The best time to harvest the seeds

Harvest the seeds in their unripe green stage when they contain the most oils and alkaloids. Once they turn brown, the seeds are of no use. This is usually during the summer month of July and August to early September, depending on the climate.

When fresh, they have the best nutritional value and can last up to 3 months. You can dry them and extend their shelf life to up to one year. 

This time of the year I also harvest the nettle root that I use to make nettle extract.

seeds of nettle

Drying the clusters of seeds

I dried the whole clusters, simply spreading them on parchment paper and letting them dry for two days in a sunny place. 

drying nettle seeds

Then I pressed them through a sieve. Finally, with my hands, I rubbed them in between my fingers to remove the little stems. See the video for visualization.

preparing nettle seeds

When you go to harvest the seeds, take garden gloves to avoid any little stings.

Uses of nettle seeds

  1. A treasure of protein source, nettle seeds are easy to add to any smoothies, seed crackers, yoghurt, granola or oatmeal. They are very nutritious; one day, a teaspoon is all you need.
  2. If you want to make sure you use them daily, add them to sea salt and use them on salads or meals you don’t cook. Cooking will destroy most of their benefits.
see salt with nettle seeds
mixed with see salt

3. I also like to add them to raw honey and spread them on toast, waffles or pancakes

raw honey with nettle seeds
nettle seeds mixed with raw honey

4. They taste delicious and add to homemade crackers or nettle bread.

5. Substitute them for other seeds, such as poppy, chia or sesame seeds in this Asian Broccoli.

6. I recently made these homemade pralines, and they taste wonderful. The recipe is easy; you need 100 g of homemade marzipan (made of almond flour and honey), two tbsp of nettle seeds, 1 tbsp of any other seeds such as poppy seeds or elderberry powder and 40 g of dark chocolate 70%.

pralines with nettle seeds



a) Mix marzipan with poppy and nettle seeds and shape balls the size of cherries.

b) Dissolve the chocolate in a water bath.

c) Soak the balls in chocolate and leave them on baking paper to harden.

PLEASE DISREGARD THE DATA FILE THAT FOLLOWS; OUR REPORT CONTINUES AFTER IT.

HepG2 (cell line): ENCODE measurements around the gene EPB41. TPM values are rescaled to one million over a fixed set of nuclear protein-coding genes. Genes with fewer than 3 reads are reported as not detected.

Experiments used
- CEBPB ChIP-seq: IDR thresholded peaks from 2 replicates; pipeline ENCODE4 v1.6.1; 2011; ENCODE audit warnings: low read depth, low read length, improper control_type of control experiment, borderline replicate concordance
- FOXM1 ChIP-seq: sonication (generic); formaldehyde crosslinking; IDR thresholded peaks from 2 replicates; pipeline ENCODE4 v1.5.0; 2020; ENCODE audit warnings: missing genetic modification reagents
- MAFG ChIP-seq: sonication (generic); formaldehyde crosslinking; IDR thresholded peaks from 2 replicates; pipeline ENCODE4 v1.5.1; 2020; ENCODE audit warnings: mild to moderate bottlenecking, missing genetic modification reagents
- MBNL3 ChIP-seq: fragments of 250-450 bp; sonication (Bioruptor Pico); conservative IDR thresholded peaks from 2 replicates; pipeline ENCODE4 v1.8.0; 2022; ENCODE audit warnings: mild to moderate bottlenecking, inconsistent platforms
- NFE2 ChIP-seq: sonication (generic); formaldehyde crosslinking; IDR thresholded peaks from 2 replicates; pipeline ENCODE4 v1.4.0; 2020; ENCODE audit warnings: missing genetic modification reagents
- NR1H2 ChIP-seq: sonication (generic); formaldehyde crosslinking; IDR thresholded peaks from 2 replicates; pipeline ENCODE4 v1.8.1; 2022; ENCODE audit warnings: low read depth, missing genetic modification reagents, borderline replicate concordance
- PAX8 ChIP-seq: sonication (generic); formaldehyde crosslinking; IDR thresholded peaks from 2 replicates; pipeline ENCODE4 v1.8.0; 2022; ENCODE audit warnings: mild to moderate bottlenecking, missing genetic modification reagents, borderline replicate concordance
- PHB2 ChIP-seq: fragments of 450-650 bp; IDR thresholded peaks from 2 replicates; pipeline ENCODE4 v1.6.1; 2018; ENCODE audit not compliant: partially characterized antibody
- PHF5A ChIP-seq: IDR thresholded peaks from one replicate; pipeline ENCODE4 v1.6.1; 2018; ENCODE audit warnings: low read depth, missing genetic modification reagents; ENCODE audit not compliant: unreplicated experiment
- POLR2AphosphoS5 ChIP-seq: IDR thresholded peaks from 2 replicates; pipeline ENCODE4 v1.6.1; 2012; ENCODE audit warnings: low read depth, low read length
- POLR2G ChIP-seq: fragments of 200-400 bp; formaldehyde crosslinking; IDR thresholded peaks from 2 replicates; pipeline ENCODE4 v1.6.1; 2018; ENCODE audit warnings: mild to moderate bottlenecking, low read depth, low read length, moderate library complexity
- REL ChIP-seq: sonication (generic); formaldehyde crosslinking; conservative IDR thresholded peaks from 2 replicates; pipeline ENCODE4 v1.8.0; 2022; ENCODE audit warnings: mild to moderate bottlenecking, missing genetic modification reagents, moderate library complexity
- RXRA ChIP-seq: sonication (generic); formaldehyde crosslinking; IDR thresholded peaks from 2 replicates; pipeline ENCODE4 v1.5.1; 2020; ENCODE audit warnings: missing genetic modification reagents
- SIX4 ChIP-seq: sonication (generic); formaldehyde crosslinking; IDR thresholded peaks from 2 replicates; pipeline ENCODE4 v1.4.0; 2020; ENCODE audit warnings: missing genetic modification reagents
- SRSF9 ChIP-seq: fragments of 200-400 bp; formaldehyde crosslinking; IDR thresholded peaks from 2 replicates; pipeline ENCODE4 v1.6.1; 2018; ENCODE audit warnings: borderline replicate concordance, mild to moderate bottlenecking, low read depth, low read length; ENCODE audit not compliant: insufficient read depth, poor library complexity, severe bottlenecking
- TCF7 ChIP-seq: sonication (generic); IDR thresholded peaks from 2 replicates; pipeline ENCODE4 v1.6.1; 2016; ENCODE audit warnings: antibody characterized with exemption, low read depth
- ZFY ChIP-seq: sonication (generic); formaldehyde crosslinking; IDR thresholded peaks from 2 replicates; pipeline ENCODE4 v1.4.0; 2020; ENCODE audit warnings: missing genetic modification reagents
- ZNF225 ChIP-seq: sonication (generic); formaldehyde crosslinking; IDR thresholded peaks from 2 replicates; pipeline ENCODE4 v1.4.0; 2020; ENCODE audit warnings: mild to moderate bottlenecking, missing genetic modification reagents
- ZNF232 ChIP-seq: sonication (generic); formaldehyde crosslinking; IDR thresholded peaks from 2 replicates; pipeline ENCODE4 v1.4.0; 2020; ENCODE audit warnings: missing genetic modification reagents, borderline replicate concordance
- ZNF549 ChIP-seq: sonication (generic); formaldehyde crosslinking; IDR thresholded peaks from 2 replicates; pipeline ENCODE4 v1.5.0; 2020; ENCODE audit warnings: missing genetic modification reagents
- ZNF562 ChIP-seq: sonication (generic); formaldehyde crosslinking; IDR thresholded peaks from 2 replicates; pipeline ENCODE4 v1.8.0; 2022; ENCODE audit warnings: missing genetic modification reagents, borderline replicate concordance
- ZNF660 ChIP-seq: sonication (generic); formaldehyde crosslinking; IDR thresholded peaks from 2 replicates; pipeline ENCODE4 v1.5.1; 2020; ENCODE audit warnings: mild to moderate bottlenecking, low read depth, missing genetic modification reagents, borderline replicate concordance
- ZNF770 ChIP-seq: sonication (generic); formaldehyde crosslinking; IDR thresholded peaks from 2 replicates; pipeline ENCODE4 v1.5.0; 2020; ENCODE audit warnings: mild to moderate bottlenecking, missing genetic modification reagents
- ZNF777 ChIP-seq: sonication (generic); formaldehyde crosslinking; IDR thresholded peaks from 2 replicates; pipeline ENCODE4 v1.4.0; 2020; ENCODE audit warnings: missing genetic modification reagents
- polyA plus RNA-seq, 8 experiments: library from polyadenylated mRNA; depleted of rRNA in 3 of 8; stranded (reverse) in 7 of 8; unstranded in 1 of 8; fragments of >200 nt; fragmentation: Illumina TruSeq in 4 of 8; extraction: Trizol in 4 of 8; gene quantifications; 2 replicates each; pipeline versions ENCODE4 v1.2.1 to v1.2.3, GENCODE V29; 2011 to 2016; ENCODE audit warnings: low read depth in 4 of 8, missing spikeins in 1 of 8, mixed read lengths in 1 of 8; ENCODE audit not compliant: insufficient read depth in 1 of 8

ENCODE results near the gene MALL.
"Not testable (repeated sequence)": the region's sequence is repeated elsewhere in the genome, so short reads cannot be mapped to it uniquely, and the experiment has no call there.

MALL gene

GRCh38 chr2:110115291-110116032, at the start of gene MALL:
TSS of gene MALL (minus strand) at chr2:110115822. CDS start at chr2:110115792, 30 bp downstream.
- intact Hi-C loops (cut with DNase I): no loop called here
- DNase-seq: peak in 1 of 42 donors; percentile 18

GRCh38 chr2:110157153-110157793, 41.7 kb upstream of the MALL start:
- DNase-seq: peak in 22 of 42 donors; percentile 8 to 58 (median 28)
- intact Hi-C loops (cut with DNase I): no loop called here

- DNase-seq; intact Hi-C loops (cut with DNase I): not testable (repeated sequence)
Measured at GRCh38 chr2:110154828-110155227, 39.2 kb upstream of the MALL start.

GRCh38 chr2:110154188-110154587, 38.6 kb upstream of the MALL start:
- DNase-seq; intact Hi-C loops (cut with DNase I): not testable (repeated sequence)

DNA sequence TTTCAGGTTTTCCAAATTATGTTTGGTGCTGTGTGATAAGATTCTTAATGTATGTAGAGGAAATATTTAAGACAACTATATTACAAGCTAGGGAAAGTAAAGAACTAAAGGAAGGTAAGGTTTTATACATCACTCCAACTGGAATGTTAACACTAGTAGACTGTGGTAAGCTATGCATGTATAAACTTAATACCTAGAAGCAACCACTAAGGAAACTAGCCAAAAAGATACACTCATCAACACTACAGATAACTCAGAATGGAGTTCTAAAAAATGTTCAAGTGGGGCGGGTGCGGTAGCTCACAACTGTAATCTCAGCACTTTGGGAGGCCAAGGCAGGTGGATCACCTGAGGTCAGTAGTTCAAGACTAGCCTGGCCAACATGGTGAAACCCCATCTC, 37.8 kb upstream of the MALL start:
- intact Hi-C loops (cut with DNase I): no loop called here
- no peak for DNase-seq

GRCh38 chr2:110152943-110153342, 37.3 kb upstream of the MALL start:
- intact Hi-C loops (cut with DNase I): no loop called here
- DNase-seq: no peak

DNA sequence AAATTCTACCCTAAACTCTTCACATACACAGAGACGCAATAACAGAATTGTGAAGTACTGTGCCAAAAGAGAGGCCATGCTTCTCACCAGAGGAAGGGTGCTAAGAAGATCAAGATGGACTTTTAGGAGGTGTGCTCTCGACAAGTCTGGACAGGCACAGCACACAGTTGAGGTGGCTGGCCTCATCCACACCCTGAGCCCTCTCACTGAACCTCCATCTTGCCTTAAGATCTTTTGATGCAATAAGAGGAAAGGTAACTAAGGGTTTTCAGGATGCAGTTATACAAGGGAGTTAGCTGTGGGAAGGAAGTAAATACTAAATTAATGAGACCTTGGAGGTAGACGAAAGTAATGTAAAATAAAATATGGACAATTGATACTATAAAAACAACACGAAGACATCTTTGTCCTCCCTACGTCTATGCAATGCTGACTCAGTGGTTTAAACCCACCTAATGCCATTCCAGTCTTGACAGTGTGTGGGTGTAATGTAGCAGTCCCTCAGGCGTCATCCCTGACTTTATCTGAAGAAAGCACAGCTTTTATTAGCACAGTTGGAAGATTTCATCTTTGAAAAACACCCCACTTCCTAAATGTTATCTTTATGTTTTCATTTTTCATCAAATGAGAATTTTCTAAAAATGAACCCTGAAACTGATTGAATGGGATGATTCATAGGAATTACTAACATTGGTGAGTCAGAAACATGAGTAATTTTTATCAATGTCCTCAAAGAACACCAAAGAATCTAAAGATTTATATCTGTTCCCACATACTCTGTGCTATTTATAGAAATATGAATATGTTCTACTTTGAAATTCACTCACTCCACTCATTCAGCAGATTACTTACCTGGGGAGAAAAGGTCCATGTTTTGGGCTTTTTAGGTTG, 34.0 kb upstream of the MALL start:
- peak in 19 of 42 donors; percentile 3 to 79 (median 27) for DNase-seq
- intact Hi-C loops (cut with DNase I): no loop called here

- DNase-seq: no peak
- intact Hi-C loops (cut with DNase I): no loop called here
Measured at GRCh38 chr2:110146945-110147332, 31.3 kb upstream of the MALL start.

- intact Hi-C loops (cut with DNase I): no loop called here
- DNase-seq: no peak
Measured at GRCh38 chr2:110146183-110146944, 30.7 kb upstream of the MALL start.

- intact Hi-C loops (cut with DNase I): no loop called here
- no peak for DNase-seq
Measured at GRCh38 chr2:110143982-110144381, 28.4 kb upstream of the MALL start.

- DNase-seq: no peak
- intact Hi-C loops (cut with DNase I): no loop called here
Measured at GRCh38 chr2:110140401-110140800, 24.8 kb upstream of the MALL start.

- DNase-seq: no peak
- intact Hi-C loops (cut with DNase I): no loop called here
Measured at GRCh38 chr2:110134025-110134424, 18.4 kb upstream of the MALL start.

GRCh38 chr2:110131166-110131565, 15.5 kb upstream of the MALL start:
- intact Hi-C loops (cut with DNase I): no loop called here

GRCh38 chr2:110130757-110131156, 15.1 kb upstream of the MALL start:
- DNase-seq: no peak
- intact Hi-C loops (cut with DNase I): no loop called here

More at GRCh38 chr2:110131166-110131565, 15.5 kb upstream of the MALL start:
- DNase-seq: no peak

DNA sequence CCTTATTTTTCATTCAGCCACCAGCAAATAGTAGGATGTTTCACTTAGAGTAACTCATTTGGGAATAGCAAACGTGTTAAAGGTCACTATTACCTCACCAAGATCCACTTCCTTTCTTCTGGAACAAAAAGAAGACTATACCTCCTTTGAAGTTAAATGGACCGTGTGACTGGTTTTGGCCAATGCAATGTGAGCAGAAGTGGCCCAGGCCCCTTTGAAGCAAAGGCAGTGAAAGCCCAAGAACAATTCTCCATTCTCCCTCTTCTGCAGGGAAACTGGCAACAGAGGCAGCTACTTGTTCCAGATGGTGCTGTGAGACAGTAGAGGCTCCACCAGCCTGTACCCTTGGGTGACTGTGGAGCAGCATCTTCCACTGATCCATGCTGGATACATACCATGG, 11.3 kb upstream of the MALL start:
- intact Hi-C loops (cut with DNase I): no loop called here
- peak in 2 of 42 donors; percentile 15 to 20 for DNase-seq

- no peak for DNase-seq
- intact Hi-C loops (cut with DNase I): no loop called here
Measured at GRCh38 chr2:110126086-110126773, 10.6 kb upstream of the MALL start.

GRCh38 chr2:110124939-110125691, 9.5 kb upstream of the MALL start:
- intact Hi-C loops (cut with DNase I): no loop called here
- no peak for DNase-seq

7. Nettle seeds can be made into a tincture, macerate them in 40% ethanol or infuse them in vinegar (ratio 1:5 – seeds: liquid). Crush the seeds before soaking them in liquid for four weeks. Then, strain them through cheesecloth and use 2 ml three times a day.

Harvesting techniques nettle seeds
What is the daily dossage?

To stimulate the health benefits of highly nutritious nettle seeds, use 1-2 tbsp a day. For many people, one teaspoon a day is sufficient.

How to store the nettle seeds?

When fresh, store them refrigerated for up to 3 months in an airtight container. When dried, use an airtight container and keep them out of direct light for up to 1 year; no need to refrigerate them.

How they taste like?

The green nettle seeds have a crunchy texture with a pleasantly salty, nutty taste; this makes them easily addictive. In addition, they are softer and easy to eat, unlike other seeds.

Yield: 50

How to harvest nettle seeds

nettle seeds profile

Discover the power of nettle seeds, their health benefits, when and how to forage them with quick and simple recipes that you can try at home.

Active Time 40 minutes
Additional Time 2 days
Total Time 2 days 40 minutes
Difficulty Medium




  1. Identify the female flowers to harvest the seeds from
  2. collect the plant remove the leaves first and then strip the entire stem with seed clusters into cardboard box or bowl.
  3. Dry the whole clusters, just simply spreading them on parchment paper and letting them dry in 2 days on sunny place. 
  4. Using a sieve, press them through a sieve. Use your hands to rub them in between the fingers to remove the little stems. See the video for visualization.
  5. store the dry seeds in an airtight container for up to 1 year


When you go to harvest the seeds, take garden gloves to avoid any little stings.

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harvesting nettle seeds and its uses
Vladka Merva on January 11th, 2023

10 Comments on “Benefits of stinging nettle seeds and their uses in recipes”

  1. Wow! I had never even considered harvesting the nettle seeds before! Now I’m going to be on the look out for them. Thank you so much for sharing this. And I loved the video – made the process super easy to follow!

  2. This is so great! I know that nettle leaves are great for you, but never thought about the seeds. I need to keep an eye on places it grows wild to forage them next year!

    • This is great, learning, experiencing nature to the best of man kind.more ideas on the leaves and roots.

  3. I just started growing nettle last year and have loved having it fresh for sun tea, etc. I didn’t realize the seeds were so important – thank you! It looks like I have a male plant, so I think I’ll carefully expand my patch and try some new seed to see if I can get a female plant in the mix.

  4. Be sure that any herbal drying you do is NOT done in direct sunlight! Choose a room with good air circulation but away from the direct rays of the sun….

    • Hi Jarod, thanks for your advice, I used the sunny spot just for the photoshoot, not real drying:)

      • Nettle seeds contain vitamins A, C, and K and minerals (like iron and calcium), that long boiling can destroy. I prefer steeping the tea rather than boiling it. This way you can protect most of its nutrients.